Quick recap of today: work work work, lunch at King's. Today I selected my favorite, Chicken Rice (pictured left). Funny thing -- they gave me back my 100 taka note because it was a "duplicate" -- a counterfeit note! They could tell by the paper! Then they ignored my attempts to tell them that they had, in fact, given me this very note yesterday. So I just exchanged it for another 100 taka bill. Meh. Anything for my lovely chicken rice. And the soup didn't rival the ocean for saltiness today!!!

Then more work. Isn't it funny that just when one is getting ready to finish up, there will always be a frantic phone call about "urgent" materials that need to be gathered "right NOW," from three different people at three different locations? Great. Anyway, obviously the heavens read my impatience and hurled a Buddhist parade in my path as I was heading home. Video will be up on YouTube eventually.

And then I got home and all was well, for I got to share in P's awesome margarita mix!!! Here's the recipe:

1/3 freshly squeezed lime juice
1/3 Grand Marnier
1/3 tequila
= AWESOMENESS!!! Look how happy I am!!!

Anyway, I wrapped up the evening by visiting the kitty, who finally decided to like me, and allowed me to photograph it. I have A LOT of pictures of this kitty, and the videos I will post to YouTube, but here are my favorite pictures:

Tuesday, June 23, 2009

Train station + dinner

Yesterday I served as one-woman welcoming committee for a faculty family coming in. I happened to be in my bright red and yellow outfit, so EVERYONE stared at me at the train station. (Must work on Unobtrusive Blending In Ninja Skill, perhaps by not wearing loud clothing?) The train, naturally, was late, but fortunately the family was extremely easy to spot once they arrived -- I just had to push through to the center of the enormous crowd that gathered as soon as they got into the terminal.

My reward was food! I got a lovely dinner cooked by one of our dear helpers, Rokeya, and she made a feast for 9 people: okra, shrimp curry, spicy chicken in clear broth (paksiw?), rice of course, some chapati, a little green salad, and later on there was some more chicken curry, and my favorite: DAHL!!! Yum yum. We even got some lukewarm white wine. The power went out for a bit after dinner, and apparently the "automatic" generator consisted of the guards downstairs flipping the switch... if and when they notice that the power's out. But the cool thing is I used my cell phone flash light!!! Here's what the little darling looks like:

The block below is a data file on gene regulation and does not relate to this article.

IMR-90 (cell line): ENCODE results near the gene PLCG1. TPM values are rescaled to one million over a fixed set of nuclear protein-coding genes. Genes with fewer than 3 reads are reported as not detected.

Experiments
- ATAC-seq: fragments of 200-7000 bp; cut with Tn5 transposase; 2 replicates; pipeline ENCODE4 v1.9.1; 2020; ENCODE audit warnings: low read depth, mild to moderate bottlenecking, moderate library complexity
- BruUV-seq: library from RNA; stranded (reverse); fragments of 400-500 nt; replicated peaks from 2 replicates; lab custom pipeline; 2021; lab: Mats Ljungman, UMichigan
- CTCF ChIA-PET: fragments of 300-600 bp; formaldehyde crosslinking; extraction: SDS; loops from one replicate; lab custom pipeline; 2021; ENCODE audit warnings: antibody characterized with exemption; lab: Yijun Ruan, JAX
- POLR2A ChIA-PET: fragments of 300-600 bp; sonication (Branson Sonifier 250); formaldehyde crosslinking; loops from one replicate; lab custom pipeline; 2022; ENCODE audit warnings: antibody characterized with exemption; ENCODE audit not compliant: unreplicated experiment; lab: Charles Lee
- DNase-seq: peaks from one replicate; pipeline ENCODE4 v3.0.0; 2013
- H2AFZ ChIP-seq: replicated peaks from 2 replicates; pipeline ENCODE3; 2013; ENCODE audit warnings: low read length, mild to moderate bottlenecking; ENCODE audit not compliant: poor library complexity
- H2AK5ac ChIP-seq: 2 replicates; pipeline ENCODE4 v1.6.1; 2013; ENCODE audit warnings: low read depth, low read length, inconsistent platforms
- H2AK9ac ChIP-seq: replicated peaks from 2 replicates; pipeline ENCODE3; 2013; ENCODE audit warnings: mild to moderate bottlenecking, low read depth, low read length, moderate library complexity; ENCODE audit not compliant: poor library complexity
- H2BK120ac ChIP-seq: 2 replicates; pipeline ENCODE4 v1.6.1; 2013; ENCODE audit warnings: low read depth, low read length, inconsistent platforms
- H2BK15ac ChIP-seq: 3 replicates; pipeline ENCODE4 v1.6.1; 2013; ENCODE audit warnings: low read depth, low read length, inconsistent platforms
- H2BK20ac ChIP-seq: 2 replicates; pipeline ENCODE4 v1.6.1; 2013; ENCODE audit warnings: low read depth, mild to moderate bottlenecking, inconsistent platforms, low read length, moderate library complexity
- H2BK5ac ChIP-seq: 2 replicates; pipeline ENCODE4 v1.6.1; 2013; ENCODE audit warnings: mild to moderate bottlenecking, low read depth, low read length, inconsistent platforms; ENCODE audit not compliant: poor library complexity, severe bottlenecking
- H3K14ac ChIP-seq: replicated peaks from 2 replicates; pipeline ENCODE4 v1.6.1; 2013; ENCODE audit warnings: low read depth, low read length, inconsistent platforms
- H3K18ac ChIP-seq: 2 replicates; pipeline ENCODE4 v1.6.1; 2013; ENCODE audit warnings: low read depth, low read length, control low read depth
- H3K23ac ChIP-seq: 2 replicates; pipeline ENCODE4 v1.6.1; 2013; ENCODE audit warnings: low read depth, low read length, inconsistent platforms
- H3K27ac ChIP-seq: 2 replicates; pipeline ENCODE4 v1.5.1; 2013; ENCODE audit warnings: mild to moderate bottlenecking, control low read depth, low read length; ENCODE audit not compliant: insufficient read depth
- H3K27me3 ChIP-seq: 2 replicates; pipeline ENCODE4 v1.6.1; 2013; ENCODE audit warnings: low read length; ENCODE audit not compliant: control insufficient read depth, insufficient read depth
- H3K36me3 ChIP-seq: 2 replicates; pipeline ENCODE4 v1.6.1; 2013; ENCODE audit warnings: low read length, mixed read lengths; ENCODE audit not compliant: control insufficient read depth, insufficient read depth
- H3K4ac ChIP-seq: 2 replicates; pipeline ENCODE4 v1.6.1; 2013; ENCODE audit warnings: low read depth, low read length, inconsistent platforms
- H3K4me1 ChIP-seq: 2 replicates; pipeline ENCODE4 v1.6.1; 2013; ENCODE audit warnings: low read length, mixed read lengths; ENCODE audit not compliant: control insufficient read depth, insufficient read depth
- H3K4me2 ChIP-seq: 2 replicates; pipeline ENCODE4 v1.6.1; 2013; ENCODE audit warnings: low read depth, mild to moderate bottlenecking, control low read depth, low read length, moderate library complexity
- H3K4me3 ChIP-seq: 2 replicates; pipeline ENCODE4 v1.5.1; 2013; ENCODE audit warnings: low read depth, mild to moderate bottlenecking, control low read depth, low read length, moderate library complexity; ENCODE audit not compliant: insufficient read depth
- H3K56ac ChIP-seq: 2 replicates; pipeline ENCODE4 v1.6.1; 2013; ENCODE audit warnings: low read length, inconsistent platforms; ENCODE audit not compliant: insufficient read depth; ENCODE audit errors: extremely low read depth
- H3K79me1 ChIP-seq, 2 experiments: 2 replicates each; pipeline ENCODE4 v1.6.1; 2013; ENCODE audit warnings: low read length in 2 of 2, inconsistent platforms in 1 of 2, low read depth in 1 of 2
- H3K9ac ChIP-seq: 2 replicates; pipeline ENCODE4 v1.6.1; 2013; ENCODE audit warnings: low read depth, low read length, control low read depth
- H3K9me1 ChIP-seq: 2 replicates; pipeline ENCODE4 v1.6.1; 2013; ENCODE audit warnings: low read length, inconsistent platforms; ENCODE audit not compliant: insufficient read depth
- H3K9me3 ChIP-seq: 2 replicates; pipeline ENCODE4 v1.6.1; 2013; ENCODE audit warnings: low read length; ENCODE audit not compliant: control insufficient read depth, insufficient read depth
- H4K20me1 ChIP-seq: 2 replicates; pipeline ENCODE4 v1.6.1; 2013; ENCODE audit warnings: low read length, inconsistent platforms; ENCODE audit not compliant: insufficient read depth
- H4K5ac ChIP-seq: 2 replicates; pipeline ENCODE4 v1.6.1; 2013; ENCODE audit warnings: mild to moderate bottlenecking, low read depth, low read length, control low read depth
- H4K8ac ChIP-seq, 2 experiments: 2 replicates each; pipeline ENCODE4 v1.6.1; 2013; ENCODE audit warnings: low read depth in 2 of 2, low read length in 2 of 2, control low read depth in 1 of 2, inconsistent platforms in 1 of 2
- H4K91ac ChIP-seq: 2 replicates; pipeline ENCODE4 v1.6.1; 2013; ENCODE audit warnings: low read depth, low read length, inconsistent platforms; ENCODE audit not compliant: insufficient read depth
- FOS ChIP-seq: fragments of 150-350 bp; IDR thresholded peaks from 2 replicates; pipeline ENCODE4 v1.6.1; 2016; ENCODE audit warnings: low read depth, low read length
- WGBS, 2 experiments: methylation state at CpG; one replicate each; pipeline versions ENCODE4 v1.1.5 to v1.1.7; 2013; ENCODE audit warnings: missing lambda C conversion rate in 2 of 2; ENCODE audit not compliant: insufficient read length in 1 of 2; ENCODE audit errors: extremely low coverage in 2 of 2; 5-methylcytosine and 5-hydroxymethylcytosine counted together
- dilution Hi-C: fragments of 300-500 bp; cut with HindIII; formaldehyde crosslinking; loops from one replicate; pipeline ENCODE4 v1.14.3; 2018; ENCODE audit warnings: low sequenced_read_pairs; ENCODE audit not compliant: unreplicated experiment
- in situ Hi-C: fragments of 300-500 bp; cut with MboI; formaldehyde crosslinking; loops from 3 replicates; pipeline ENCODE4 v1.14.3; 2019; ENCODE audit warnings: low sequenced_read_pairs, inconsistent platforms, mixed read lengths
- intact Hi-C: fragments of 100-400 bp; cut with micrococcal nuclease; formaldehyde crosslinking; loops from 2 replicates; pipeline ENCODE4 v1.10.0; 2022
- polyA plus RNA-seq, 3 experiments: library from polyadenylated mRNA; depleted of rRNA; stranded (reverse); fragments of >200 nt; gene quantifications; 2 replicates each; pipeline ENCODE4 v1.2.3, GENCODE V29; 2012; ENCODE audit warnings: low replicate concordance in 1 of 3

It's not a very strong flashlight, but isn't it cool? Nokia is so clever to have a mobile with a built-in flashlight to sell to countries with insufficient power supplies!

Monday, June 22, 2009

Solaris

I love Solaris. I read it during my 2-day trip to Bangladesh. This Polish sci-fi novel takes place on a space station located above and dedicated to the study of the planet Solaris, which is covered with an "ocean" that appears to be a massive conscious entity. The scientists on the station find themselves being "studied" by the ocean -- but who can tell what the motives are of this particular alien? Perhaps it was taking revenge on them for using high levels of energy to test it, or perhaps it was mindlessly pulling out their repressed memories for no reason whatsoever. The point is that it's an alien, and we can't understand it, and we don't even understand ourselves.

Lem points out that people don't go out into space to look for aliens; we venture into space to look for mirrors, for ourselves. This novel was written in the sixties, and so at the very start of the space age Lem captured the theme of human self-preoccupation.

The other thing amazing about this novel is the absolutely fantastical depictions of the constructs that the ocean creates, and the designations that pioneering scientists have made for the observable ones. On this note, Lem also describes the infighting among scientific circles almost along religious lines, like schisms forming among churches. There would be leaders who would define a certain school of thought, which would be published, and then others would come and prove it wrong, and there would be another school of thought, and so on.

The main plot centers on the psychologist, Kelvin, whose dead-by-suicide ex-lover appears to him on the space station. [SPOILER ALERT] He eventually comes to understand that this construct is not the original, but he loves her anyway, despite her inhuman tendencies (superhuman strength, physical inability to remain apart from him, and almost limitless regenerative capabilities). I found her sympathetic as a character because she cares for him, but then she was specifically made to, and she realizes this and is horrified by it. She also reacts to his horror at her existence, and in the end [MAJOR SPOILER ALERT] works with another scientist to end her pseudo-life. Or is it actual life? After all, she was developing a personality...

As a final point in my review -- the author mentions the incredible amount of data and raw material accumulated throughout the years of studying the ocean, and still its nature and purpose remain unclear. Just like us. So in the end, we will always find a mirror in space.